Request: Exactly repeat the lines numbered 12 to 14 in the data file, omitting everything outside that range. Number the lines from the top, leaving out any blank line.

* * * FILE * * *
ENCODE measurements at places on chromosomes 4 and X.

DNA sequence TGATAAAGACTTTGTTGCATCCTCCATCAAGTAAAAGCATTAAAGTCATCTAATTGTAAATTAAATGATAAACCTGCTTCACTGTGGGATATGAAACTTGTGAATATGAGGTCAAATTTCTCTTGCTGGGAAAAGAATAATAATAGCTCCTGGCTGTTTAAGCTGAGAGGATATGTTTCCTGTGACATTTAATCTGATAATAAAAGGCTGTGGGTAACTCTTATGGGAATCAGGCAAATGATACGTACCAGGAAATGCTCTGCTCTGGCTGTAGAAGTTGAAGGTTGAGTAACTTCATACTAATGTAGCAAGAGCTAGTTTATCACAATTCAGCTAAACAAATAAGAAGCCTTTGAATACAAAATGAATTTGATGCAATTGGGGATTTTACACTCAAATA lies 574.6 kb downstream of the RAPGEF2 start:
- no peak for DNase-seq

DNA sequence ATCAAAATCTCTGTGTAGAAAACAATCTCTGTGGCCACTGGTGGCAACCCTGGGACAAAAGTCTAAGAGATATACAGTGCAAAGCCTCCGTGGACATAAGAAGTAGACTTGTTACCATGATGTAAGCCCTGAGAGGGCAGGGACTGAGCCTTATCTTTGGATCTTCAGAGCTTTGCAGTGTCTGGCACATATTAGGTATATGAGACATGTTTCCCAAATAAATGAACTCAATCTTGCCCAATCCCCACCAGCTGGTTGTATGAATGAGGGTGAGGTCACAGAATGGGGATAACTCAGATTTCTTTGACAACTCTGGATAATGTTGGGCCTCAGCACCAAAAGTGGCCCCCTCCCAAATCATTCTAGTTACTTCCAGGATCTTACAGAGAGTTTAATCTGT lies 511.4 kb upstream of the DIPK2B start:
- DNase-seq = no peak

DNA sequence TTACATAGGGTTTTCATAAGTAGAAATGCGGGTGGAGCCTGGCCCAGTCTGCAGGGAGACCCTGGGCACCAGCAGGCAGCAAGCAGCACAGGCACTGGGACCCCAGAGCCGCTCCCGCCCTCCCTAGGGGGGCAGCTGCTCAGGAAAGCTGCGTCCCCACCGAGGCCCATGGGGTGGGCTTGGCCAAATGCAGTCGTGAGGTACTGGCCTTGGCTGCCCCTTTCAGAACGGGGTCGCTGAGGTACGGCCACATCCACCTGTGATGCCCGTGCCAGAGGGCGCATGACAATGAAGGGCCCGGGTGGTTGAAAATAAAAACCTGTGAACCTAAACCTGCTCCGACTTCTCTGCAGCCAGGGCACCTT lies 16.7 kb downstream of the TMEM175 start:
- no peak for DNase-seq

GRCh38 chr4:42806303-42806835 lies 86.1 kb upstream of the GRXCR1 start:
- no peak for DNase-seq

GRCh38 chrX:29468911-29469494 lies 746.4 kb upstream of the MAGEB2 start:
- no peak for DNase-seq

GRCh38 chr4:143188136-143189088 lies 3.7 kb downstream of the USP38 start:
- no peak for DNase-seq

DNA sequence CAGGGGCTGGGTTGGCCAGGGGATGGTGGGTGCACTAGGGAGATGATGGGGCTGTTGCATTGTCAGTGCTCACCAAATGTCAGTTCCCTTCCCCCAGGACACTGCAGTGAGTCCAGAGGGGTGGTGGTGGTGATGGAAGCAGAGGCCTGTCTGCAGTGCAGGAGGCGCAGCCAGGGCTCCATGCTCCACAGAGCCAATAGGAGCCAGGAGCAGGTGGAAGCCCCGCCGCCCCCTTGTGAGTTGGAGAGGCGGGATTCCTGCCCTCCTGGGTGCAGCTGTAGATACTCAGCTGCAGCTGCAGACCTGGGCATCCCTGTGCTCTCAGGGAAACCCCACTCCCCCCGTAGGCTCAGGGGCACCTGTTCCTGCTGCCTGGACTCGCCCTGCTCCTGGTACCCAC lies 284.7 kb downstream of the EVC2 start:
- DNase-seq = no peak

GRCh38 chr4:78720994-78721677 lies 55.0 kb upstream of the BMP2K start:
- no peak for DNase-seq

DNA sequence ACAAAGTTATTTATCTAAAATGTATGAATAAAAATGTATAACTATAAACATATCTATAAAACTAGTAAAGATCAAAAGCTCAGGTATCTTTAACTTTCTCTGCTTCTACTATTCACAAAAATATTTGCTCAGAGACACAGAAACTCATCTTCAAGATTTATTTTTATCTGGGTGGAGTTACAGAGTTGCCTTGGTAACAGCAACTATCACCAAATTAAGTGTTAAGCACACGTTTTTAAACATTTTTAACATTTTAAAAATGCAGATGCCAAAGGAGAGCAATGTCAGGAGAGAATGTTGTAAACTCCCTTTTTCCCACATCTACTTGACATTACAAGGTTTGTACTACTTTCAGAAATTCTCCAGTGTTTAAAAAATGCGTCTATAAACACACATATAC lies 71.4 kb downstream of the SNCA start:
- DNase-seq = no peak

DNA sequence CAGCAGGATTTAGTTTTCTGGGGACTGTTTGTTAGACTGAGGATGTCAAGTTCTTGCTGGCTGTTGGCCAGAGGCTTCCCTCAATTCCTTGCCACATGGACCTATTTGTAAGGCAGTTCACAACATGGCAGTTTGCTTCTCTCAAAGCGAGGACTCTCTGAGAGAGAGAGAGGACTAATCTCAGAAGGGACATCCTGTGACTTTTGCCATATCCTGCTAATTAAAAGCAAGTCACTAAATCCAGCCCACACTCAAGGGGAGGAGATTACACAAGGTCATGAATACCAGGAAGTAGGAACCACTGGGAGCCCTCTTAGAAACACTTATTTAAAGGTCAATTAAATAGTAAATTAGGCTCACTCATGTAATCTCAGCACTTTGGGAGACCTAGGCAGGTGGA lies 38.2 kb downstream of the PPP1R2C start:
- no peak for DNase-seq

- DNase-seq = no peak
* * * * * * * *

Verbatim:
GRCh38 chr4:143188136-143189088 lies 3.7 kb downstream of the USP38 start:
- no peak for DNase-seq

DNA sequence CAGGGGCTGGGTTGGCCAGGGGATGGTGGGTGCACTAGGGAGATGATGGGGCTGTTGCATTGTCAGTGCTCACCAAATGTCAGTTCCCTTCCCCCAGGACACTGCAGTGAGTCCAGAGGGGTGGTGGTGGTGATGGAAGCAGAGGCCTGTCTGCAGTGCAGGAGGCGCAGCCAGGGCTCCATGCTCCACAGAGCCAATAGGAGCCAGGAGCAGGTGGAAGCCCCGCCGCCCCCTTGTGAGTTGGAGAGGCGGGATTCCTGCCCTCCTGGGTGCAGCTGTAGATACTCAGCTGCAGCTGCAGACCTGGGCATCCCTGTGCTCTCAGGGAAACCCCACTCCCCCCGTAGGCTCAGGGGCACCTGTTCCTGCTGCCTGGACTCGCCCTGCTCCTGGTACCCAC lies 284.7 kb downstream of the EVC2 start: